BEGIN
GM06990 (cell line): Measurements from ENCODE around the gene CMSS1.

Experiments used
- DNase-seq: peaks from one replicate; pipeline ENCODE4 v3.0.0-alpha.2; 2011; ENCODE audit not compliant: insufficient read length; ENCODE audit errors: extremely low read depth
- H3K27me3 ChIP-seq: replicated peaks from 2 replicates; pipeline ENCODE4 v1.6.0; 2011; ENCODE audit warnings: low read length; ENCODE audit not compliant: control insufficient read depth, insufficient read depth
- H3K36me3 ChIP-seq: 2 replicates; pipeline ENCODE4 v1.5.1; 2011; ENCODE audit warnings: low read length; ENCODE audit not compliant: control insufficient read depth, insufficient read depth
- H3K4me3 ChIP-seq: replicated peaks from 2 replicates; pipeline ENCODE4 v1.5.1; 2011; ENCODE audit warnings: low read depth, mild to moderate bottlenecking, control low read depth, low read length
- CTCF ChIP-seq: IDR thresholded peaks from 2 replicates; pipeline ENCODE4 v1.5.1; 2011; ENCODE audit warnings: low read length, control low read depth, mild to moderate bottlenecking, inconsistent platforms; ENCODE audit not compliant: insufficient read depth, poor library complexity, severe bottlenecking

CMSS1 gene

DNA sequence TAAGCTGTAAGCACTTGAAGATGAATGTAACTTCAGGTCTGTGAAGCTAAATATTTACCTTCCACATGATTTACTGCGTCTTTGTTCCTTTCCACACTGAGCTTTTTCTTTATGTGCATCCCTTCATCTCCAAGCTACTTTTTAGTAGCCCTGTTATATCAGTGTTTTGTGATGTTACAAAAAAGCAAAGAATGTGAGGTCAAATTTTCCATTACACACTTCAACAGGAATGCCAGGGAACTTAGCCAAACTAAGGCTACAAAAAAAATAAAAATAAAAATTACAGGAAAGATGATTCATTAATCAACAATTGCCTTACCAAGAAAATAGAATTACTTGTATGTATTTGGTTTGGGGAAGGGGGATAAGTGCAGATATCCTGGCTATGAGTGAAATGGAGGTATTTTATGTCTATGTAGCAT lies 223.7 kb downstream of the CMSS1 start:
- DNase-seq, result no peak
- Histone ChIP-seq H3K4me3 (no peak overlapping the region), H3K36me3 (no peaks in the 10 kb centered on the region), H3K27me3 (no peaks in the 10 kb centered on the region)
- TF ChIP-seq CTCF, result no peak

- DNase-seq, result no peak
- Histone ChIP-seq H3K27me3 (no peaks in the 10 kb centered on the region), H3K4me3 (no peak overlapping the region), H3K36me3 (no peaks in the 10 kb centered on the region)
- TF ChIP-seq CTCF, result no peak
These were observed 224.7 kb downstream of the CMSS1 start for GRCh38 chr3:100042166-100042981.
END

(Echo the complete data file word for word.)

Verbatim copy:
GM06990 (cell line): Measurements from ENCODE around the gene CMSS1.

Experiments used
- DNase-seq: peaks from one replicate; pipeline ENCODE4 v3.0.0-alpha.2; 2011; ENCODE audit not compliant: insufficient read length; ENCODE audit errors: extremely low read depth
- H3K27me3 ChIP-seq: replicated peaks from 2 replicates; pipeline ENCODE4 v1.6.0; 2011; ENCODE audit warnings: low read length; ENCODE audit not compliant: control insufficient read depth, insufficient read depth
- H3K36me3 ChIP-seq: 2 replicates; pipeline ENCODE4 v1.5.1; 2011; ENCODE audit warnings: low read length; ENCODE audit not compliant: control insufficient read depth, insufficient read depth
- H3K4me3 ChIP-seq: replicated peaks from 2 replicates; pipeline ENCODE4 v1.5.1; 2011; ENCODE audit warnings: low read depth, mild to moderate bottlenecking, control low read depth, low read length
- CTCF ChIP-seq: IDR thresholded peaks from 2 replicates; pipeline ENCODE4 v1.5.1; 2011; ENCODE audit warnings: low read length, control low read depth, mild to moderate bottlenecking, inconsistent platforms; ENCODE audit not compliant: insufficient read depth, poor library complexity, severe bottlenecking

CMSS1 gene

DNA sequence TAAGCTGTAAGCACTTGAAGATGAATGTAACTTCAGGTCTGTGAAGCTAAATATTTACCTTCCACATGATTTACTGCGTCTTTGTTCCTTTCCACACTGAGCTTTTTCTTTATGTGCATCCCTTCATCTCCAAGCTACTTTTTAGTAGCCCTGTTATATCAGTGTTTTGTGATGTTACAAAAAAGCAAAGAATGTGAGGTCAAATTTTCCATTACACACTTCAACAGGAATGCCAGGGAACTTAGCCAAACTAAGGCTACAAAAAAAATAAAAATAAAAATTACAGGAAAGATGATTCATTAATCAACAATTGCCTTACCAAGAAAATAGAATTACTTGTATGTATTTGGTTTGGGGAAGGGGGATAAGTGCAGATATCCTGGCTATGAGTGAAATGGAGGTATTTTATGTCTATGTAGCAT lies 223.7 kb downstream of the CMSS1 start:
- DNase-seq, result no peak
- Histone ChIP-seq H3K4me3 (no peak overlapping the region), H3K36me3 (no peaks in the 10 kb centered on the region), H3K27me3 (no peaks in the 10 kb centered on the region)
- TF ChIP-seq CTCF, result no peak

- DNase-seq, result no peak
- Histone ChIP-seq H3K27me3 (no peaks in the 10 kb centered on the region), H3K4me3 (no peak overlapping the region), H3K36me3 (no peaks in the 10 kb centered on the region)
- TF ChIP-seq CTCF, result no peak
These were observed 224.7 kb downstream of the CMSS1 start for GRCh38 chr3:100042166-100042981.